As a special education teacher, you are tasked with the important job of providing accommodations to your students so that they can learn and succeed in the classroom. There is no one-size-fits-all when it comes to accommodations, as each student has unique needs. However, there are some common accommodations that can be used for many students with special needs.
Here are some common classroom accommodations for elementary students receiving special education services.
1. Preferential Seating
Many times it's assumed that preferential seating refers to being seated in close proximity to the teacher or a member of support staff. This definitely may be the case, but it doesn't have to be. Preferred seating accommodations may be near the door, away from a window or another potential distraction, in the front row – or maybe it's the back row. Preferential seating is determined by wherever the child learns best.
Another option is offering seating choice to all students in the classroom. Flexible seating is a great way to provide students with the physical comfort they need to focus on their work. Allowing students to sit in different types of chairs or on floor cushions can help them stay focused and engaged in the lesson. One important note: flexible seating doesn't always mean sofa cusions and rocking chairs, but instead focuses on the student's choice. Your student may try out novelty seating a few times and then decide it's easier to sit at a table. In other hands, don't throw out the traditional seating!
2. Extended Time
The IEP team may decide that the child will benefit from extra time to complete an assigment or test. It's important to note that some school districts may indicate exactly what extended time entails – usually it's “time and a half,” so if one hour is provided to complete an assessment, extended time would be up to 90 minutes. In the inclusion classroom setting, this often looked like pulling a small group to a quiet area to finish the test without distractions. Extended time is often considered a testing accommodation, but may also apply to any work completed in a timeframe within the general education curriculum.
3. Visual Aids
Visual aids such as pictures, graphs, and charts can be very helpful for students benefit from extra support to understand oral directions or written instructions. Using visual aids can help students follow along with the lesson and better retain information. As a special educator, I often drew boxes around math word problems so it's clear where one problem ends and the next begins. It may also look like using extra white space on a student paper, folding over a paper to only focus on one section at a time, or using a highlighter to pull out key words. This is such a great skill to model for students of all ages who may benefit from a visual cue when working on homework assignments or other independent projects.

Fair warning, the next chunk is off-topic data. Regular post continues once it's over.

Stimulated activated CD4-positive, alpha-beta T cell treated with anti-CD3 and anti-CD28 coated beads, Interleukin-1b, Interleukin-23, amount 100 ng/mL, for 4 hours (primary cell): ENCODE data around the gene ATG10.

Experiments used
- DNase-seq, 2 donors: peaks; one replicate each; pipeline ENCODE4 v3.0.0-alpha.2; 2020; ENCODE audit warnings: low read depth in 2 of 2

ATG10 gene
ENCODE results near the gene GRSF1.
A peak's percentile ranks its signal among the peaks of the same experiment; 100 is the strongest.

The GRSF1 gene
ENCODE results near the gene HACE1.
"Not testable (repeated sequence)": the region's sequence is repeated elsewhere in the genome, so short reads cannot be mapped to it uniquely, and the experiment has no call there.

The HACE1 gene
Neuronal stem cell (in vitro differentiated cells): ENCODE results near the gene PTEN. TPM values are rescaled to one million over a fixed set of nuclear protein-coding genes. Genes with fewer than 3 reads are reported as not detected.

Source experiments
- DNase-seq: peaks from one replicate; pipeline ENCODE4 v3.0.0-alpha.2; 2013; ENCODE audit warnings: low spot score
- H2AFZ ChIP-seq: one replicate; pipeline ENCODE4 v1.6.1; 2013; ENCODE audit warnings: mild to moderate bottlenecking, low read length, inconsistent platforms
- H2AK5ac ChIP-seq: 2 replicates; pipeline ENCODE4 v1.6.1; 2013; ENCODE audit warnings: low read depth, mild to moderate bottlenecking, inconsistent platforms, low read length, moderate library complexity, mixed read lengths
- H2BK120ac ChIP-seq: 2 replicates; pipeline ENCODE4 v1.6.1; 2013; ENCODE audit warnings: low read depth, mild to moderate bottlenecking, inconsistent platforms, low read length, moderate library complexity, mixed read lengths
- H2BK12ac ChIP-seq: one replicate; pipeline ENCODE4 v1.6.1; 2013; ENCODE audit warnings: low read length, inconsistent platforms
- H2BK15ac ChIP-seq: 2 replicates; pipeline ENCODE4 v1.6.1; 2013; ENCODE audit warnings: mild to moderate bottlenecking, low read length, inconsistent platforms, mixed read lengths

4. Preteaching Vocabulary
Vocabulary words can be tricky for some students, so preteaching vocabulary before a lesson can be very beneficial. This involves introducing new vocabulary words before they are used in the lesson and providing definitions or examples of how the words will be used.
5. Frequent and/or Multiple Breaks
IF we benefit from taking short breaks throughout the busy day, imagine how much it helps young students! Frequent breaks can be general education teachers or the special educator (often also the case managers). My recommendation is to provide students with a break BEFORE they really need it. Then it can be as easy as a quick change of scenery to get a drink, take a walk, or participate in a more structured break, like a reinforcing activity (reward). As far as time management, In my experience, taking multiple breaks actually SAVES time in the long run versus having a difficult time maintaining focus and needing a much longer (and possibly less peaceful) break.
These are just a few of the many accommodation options available to special education teachers. By using accommodations in the classroom, you can ensure that all of your students have equal access to the curriculum and an opportunity to succeed academically.
Are you looking for a more extensive accommodations list?
This mini-kit of intervention strategies includes suggestions for academics (early math, literacy, and writing), behavior support, and testing accommodations.